Deaths of disabled and older adults receiving care at home have more than doubled in many council areas across England, according to data from the Care Quality Commission.
The data, obtained by the Bureau of Investigative Journalism, shows that more than 25,000 people died in the past year while receiving home care in England, up 50% on 2019, and almost 3,000 in Scotland, a rise of 70%.
Deaths more than doubled in 38 council areas when compared to 2019, and in ten local authority areas recorded deaths tripled.
Although recorded deaths have climbed, relatively few people in home care have died of coronavirus. Across England, the data suggests only 8.7% were Covid-19 related, though that rose to 20% in some areas.
The Bureau’s reporting has found that a lack of PPE, slow vaccination take-up among some care workers, and Westminster’s failure to prioritise funding for home care may all have contributed to the sharp rise in deaths.
Another reason for the increase could be that providers were reporting more deaths to the CQC “on a precautionary basis” during the pandemic, even when they were not strictly required to do so, the United Kingdom Homecare Association (UKHCA) told the Bureau.
By law, deaths have to be reported to the CQC by a care provider if a person died as a result of their care or if a care worker was in their home at the time. But that fails to take account of those who die when only family are present, or the millions of people who are solely cared for by unpaid family members and friends.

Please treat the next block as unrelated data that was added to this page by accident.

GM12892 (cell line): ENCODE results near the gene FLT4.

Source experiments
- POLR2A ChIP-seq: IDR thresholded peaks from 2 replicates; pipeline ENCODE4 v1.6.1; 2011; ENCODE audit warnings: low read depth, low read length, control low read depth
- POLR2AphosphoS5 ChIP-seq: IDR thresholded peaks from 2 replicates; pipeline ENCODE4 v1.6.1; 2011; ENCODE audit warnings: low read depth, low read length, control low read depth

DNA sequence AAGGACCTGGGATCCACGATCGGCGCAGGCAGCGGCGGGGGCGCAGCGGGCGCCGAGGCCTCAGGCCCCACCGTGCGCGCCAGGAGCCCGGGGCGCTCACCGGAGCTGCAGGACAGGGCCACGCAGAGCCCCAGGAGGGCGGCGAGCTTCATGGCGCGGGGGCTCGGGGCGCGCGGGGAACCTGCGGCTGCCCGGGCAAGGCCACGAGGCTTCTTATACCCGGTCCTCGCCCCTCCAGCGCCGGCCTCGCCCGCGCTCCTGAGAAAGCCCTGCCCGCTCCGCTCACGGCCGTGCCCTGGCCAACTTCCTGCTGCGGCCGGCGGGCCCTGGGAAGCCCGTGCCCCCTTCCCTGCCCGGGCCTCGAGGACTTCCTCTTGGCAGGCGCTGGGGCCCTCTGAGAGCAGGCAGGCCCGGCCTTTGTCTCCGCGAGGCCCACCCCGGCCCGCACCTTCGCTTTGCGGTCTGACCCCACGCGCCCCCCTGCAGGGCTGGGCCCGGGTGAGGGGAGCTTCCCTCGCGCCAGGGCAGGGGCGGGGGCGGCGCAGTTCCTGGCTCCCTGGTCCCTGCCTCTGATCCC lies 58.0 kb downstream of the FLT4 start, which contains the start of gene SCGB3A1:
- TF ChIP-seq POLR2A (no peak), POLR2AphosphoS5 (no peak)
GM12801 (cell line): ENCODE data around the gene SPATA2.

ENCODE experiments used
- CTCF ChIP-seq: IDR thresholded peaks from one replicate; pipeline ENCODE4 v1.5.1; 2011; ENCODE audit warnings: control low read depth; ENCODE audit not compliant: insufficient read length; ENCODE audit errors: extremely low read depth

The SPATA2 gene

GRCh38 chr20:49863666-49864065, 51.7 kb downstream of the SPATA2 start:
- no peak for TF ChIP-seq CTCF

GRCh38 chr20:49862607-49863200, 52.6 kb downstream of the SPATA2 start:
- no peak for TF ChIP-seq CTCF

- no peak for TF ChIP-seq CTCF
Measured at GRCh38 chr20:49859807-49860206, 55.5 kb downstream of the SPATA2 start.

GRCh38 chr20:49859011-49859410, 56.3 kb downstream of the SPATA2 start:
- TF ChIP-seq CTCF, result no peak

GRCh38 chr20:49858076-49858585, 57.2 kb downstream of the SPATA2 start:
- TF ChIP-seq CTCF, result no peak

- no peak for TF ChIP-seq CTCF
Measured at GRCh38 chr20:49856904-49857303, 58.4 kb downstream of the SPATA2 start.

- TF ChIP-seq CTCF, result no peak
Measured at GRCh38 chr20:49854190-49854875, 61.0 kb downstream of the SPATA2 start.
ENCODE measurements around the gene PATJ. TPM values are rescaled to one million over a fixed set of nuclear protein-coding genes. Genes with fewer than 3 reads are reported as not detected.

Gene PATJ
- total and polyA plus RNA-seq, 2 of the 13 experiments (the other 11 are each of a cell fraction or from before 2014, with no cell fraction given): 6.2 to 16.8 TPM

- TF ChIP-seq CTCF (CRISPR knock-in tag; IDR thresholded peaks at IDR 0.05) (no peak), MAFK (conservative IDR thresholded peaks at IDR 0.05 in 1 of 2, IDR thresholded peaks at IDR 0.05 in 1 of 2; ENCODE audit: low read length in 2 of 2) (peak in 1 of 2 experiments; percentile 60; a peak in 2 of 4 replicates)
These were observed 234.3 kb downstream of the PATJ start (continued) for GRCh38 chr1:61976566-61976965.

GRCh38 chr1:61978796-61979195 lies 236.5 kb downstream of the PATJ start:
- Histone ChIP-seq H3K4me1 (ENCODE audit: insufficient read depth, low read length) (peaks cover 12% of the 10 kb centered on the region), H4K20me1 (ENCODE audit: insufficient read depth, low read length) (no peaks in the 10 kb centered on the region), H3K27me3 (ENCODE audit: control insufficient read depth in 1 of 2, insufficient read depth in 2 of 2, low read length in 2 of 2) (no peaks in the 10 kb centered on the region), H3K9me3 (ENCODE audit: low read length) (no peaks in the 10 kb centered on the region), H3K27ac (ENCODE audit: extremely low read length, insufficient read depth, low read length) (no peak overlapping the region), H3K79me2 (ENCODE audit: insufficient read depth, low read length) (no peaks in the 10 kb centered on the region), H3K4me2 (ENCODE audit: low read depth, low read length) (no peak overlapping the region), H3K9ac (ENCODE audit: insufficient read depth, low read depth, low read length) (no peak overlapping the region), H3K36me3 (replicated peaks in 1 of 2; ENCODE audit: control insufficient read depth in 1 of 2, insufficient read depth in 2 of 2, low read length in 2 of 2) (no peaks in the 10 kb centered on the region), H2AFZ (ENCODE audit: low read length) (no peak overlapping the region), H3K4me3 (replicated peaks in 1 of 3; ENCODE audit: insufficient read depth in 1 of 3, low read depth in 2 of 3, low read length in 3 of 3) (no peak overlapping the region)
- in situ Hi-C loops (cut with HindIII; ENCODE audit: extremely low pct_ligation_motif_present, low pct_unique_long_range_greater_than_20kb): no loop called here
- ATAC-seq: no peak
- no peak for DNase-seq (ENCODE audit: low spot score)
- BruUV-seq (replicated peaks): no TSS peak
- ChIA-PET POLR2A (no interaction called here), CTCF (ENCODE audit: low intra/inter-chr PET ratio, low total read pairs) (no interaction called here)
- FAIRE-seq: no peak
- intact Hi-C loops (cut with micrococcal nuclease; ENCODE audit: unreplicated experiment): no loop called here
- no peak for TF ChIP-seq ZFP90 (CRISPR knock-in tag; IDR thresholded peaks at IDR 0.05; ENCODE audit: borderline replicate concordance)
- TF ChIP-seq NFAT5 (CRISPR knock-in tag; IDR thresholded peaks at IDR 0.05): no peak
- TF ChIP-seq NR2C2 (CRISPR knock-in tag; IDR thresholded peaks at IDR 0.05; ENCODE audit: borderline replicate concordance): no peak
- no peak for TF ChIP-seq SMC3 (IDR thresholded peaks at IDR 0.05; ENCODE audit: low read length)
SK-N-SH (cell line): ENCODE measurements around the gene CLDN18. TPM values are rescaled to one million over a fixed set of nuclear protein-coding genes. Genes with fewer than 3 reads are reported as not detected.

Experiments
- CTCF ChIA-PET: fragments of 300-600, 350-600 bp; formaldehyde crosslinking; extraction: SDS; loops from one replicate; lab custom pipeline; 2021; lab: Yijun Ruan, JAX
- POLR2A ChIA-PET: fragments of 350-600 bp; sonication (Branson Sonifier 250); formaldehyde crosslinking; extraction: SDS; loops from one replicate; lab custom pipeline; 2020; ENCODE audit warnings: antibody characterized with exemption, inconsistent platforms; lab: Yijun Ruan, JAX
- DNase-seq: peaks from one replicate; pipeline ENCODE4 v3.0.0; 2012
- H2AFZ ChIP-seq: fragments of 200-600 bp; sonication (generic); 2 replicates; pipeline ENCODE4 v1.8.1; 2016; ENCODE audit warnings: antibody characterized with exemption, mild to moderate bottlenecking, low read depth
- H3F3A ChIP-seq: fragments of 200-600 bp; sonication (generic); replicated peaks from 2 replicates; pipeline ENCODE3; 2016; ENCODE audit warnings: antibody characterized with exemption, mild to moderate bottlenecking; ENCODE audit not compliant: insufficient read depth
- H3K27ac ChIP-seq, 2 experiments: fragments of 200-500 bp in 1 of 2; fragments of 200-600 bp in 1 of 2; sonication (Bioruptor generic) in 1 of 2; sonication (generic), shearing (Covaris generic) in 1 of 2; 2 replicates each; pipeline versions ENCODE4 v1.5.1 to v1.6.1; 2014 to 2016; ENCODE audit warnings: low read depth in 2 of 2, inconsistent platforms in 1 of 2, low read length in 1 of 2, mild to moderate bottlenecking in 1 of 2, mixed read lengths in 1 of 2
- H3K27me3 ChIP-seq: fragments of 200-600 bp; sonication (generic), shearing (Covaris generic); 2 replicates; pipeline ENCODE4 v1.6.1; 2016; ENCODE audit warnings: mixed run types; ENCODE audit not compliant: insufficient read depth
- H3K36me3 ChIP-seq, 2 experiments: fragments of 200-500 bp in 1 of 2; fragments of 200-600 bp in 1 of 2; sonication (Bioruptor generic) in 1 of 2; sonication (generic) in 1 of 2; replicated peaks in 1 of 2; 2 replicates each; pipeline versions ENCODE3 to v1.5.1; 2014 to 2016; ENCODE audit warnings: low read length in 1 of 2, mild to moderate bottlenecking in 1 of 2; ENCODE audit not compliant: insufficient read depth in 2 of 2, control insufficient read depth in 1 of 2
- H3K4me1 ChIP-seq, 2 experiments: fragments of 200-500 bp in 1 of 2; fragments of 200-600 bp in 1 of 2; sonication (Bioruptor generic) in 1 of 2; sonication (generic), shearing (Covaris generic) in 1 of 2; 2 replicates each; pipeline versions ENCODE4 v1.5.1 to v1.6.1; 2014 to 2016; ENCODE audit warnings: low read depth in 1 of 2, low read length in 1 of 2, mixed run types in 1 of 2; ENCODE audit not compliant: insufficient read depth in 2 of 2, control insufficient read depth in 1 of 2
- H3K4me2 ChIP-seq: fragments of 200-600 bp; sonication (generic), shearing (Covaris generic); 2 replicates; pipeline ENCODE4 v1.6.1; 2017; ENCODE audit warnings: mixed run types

The government’s “Protect the NHS” message may have also caused people to avoid hospital treatment, and could have meant families kept relatives at home.
“Official data also show that whilst excess deaths at home were higher during the pandemic, those in hospices decreased … We believe it likely that during the pandemic, more people chose to die at home, in familiar surroundings with the right care and support, than in hospices or hospitals than in previous years,” UKHCA added.
The data shows very wide regional differences in deaths across England. In Kent, deaths of adults receiving home care climbed 56.6% to 1,136 during the pandemic, with 85 deaths related to COVID-19.
Meanwhile in Essex, deaths rose 8.3% to 701 during the same period.
This appears to reflect the fragmented, complex home care system, where care can be delivered through one of almost 19,000 providers.
Commenting on the figures, Fasilet Hadi, head of policy Disability Rights UK, said they were “truly shocking”.
“It is very important that the figures are further analysed,” he added. “Disabled and older people receiving care at home can often be very isolated and forgotten by the world around them. The everyday challenges they face are largely invisible and it is time we put a spotlight on their experiences during the pandemic,” he added.